7. The Wicker Man (1978)
8. Suspiria (1977)
9. The Brood (1979)
10. Evil Dead II (1987)

Greg McLean
1. The Texas Chain Saw Massacre (1974)
"For sheer balls out, mind-bending terror nothing can top TCM for me. I saw it when I was 14 years old (having not been exposed to anything so visceral and realistic before) and it blew my young brains out so hard I went to sleep and woke up in a nightmare state believing I was actually "in" the movie. And as full of brilliant storytelling and craft as the others on my list are, none of them got into my head and fucked my brain so badly I woke staggering around in terror in my Empire Strikes Back underpants, trying to find the door to escape from the nightmare that was TCM. That was five hours after the movie had stopped. Now THAT'S a horror movie!"

2. The Exorcist (1973)
3. Alien (1979)
4. Jaws (1975)
5. The Shining (1980)
6. The Evil Dead (1981)
7. Night Of The Living Dead (1968)
8. Picnic At Hanging Rock (1975)
9. Don't Look Now (1973)
10. The Blair Witch Project (1999)/Cat People (1942)

James Wan
1. The Exorcist (1973)
"Any movie that was made decades ago and still has the power to truly scare and offend in today's cynical, film-savvy world, is truly a genuine masterpiece: which this is. The Exorcist works on all levels of horror/thriller filmmaking. How often does a supernatural horror movie get nominated for Best Picture?"

2. Jaws (1975)
3. Poltergeist (1982)
4. The Sixth Sense (1999)
5. Deep Red (1975)
6 Black Christmas (1974)
7. Carnival Of Souls (1962)
8. A Nightmare On Elm Street (1984)
9. The Texas Chain Saw Massacre (1974)
10. Dawn Of The Dead (1978)

Guillermo del Toro
1. Frankenstein (1931)/Bride Of Frankenstein (1935)
Two of the most brilliant films ever made. Paradise lost – never regained. Karloff embodies the plea of Man in a way few have ever done. Whale is in a state of grace as a filmmaker.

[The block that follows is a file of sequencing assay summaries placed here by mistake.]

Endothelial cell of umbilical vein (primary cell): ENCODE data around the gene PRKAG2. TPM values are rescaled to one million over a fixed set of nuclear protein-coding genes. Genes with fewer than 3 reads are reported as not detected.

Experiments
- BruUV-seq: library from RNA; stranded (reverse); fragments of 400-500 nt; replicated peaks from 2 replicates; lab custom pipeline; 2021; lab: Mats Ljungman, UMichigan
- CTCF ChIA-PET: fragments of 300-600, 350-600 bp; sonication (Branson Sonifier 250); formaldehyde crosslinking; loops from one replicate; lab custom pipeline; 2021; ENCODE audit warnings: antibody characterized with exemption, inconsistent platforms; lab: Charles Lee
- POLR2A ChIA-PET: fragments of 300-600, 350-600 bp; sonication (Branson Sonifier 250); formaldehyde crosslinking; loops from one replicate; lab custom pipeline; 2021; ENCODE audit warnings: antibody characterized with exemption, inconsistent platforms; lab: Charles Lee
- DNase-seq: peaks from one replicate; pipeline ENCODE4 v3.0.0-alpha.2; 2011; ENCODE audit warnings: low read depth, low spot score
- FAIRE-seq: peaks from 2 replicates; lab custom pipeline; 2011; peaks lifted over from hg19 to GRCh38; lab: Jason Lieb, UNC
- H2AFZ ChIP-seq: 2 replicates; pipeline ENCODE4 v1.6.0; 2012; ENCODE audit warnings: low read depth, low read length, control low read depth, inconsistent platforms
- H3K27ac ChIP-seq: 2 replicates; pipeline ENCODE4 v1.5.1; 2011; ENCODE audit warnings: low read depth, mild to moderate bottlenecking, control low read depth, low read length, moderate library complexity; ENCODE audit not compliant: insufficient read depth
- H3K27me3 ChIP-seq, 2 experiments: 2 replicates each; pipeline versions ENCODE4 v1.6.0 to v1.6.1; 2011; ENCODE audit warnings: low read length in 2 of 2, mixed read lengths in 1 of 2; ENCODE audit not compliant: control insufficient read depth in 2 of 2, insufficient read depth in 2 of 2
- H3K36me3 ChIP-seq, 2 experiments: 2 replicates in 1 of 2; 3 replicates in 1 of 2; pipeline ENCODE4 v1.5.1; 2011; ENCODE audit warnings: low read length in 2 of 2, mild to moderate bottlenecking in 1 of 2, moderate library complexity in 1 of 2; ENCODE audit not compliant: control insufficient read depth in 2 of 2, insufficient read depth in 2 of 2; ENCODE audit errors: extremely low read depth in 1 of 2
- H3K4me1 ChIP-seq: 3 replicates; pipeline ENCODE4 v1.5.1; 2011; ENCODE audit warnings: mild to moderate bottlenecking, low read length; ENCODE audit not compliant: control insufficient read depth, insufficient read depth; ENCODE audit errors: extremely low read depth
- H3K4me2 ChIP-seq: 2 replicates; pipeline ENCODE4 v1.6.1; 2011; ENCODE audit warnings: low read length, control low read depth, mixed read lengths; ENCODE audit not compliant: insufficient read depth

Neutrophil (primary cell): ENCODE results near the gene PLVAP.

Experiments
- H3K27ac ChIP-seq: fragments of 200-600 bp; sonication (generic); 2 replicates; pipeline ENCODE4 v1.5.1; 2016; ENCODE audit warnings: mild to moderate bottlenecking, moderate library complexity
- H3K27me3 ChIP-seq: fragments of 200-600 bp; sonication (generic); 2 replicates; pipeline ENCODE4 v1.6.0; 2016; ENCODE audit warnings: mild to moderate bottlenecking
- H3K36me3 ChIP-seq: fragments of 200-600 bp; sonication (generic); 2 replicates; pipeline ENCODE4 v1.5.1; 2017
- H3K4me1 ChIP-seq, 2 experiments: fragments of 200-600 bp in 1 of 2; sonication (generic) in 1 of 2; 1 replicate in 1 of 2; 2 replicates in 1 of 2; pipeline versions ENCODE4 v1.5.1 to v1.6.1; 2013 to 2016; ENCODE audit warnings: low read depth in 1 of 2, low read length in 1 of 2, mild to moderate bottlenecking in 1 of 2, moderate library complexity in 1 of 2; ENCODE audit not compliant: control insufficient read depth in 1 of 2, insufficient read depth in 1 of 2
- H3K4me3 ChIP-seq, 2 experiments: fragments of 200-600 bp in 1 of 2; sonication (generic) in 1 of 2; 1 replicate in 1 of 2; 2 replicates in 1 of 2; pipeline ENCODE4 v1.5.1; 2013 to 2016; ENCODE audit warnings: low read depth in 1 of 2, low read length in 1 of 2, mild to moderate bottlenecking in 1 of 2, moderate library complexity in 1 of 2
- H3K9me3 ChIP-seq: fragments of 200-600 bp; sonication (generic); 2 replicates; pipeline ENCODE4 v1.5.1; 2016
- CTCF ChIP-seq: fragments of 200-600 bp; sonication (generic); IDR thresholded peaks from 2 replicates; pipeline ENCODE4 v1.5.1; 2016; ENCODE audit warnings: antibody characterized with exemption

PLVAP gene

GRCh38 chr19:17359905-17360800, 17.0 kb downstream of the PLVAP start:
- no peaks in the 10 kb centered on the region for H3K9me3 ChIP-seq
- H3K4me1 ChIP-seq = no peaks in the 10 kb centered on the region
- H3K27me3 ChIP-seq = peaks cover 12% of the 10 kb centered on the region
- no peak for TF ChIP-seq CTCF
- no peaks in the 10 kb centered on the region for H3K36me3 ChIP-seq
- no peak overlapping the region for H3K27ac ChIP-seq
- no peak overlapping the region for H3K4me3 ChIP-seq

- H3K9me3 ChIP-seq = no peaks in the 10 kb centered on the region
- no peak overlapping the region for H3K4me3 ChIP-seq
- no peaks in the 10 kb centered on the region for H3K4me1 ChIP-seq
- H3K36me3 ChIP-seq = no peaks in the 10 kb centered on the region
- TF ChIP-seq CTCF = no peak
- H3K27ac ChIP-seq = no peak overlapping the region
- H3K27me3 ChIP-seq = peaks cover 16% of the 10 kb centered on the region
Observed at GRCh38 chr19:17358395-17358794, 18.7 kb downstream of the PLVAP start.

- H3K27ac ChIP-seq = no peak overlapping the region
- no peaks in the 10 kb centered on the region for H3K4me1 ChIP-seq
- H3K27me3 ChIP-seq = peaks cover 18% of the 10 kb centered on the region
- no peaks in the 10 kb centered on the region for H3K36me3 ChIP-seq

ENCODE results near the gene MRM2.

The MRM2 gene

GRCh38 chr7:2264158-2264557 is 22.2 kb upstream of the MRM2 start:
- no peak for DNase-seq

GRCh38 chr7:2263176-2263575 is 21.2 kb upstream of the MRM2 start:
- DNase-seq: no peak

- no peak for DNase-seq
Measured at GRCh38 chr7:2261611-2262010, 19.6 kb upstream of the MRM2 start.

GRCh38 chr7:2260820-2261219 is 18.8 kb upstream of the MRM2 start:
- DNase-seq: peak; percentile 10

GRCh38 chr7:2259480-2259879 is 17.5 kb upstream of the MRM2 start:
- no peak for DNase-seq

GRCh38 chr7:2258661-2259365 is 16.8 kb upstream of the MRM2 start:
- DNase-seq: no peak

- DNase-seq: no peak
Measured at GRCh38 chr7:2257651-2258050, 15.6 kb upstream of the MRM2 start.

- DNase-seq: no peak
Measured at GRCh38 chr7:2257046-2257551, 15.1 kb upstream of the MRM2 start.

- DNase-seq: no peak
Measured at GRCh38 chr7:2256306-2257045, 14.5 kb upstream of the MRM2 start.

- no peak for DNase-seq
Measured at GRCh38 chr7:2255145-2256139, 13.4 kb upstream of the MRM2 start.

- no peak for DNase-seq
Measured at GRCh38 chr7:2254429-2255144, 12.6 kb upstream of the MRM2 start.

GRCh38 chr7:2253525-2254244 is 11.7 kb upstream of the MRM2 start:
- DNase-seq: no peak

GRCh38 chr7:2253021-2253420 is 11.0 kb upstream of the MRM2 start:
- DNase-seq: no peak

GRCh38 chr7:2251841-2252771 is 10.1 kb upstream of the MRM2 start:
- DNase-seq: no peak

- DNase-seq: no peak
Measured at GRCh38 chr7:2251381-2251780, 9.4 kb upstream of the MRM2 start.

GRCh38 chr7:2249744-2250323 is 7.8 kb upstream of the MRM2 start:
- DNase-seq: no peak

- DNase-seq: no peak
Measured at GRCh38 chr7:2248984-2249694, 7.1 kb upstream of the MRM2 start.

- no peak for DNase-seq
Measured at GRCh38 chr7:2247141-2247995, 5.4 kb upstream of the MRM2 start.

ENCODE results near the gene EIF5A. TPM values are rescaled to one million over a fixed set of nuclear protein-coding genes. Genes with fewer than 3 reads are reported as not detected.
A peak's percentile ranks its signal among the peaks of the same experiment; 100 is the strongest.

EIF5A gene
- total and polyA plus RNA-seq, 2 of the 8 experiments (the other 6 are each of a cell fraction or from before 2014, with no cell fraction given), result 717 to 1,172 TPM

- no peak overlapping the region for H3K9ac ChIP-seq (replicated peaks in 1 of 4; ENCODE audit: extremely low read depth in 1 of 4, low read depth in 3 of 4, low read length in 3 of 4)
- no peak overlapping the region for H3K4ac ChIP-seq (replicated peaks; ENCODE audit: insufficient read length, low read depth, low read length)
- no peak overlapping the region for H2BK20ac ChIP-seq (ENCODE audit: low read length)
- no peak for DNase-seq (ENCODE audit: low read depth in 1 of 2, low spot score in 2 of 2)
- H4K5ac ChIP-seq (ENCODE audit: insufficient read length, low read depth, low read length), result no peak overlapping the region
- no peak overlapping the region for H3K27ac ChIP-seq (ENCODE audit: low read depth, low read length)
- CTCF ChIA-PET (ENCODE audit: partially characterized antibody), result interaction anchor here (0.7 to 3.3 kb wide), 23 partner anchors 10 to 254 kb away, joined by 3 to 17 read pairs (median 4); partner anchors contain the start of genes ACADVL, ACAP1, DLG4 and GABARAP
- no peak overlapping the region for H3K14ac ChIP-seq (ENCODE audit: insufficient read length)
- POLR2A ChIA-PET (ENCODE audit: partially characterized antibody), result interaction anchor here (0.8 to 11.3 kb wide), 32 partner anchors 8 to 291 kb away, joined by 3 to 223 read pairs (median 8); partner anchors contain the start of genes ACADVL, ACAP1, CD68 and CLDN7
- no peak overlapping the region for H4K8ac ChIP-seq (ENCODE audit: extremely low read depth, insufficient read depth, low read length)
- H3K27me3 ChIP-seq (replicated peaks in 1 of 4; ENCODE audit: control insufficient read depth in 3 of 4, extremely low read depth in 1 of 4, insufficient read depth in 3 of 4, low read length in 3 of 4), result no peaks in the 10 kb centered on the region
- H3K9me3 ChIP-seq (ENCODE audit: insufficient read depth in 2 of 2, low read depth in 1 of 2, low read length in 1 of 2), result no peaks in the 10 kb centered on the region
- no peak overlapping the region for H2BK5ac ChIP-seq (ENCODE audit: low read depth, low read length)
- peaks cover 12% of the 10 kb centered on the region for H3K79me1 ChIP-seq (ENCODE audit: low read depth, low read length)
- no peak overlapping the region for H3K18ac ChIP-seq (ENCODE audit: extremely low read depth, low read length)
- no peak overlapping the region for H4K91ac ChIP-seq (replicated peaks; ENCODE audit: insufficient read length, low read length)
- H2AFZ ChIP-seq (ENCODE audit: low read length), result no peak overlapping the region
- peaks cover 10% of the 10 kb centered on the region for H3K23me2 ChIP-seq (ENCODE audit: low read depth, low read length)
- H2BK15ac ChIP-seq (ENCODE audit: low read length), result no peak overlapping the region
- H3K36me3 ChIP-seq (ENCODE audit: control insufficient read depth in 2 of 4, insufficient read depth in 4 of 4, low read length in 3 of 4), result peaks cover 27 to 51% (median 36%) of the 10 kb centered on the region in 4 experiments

2. The Birds (1963)/Jaws (1975)
The two greatest “malignant nature” horror films. Horror is meant to unsettle man’s place in creation, physically or spiritually. Both films succeed admirably at this.

3. The Shining (1980)/The Innocents (1961)
Two of the best “haunted house” movies of all times. In both instances, the scariest edifice is the human mind.

4. Vampyr (1932)/Nosferatu (1922)
The vampiric doctrine concerning the corruption of soul and body is perfectly represented by these two films. One presents us with a skeletal parasite, harbinger of the plague, and the other one with the vague spectre of impending death.

5. Alien (1979)/The Thing (1982)
The two best Science-Fiction/Horror hybrids. In both instances, the irrational horror elements rise above the scientific conceit and throw rational men and women into a paroxysm of terror.

6. Night Of The Hunter (1955)/Don’t Look Now (1973)
Two terrifying fables. Childhood as horror. Tales of innocence endangered or lost in mazes of mortar or trees.

7. The Tenant (1976)/Possession (1981)
Two parables about the dissolution of the self. The horror of an uncaring cosmos landing on the doorstep of domestic life and exposing social theatrics through overwhelming horror.

8. Martin (1977)/Let the Right One In (2008)
Two tales of youth angst as vampiric malady. Unglamourized tales of infinite loneliness and scavenging in the fringes… yet terribly poetic and fragile.

9. They Came From Within (Shivers) (1975)/Night Of The Living Dead (1968)
 Two tales about the sudden loss of humanity by the pulsating drive of either hunger or lust. Ambulating sacks of flesh that ache with insatiable apetites. Hell is the others indeed.

10. Eraserhead (1976)/The Texas Chain Saw Massacre (1974)
Two tales of modern anxiety that manage to show us just how uncivilized our social structure really is. Tales of horror within the patriarchal structure that demonstrate that the most horrible place on earth is home.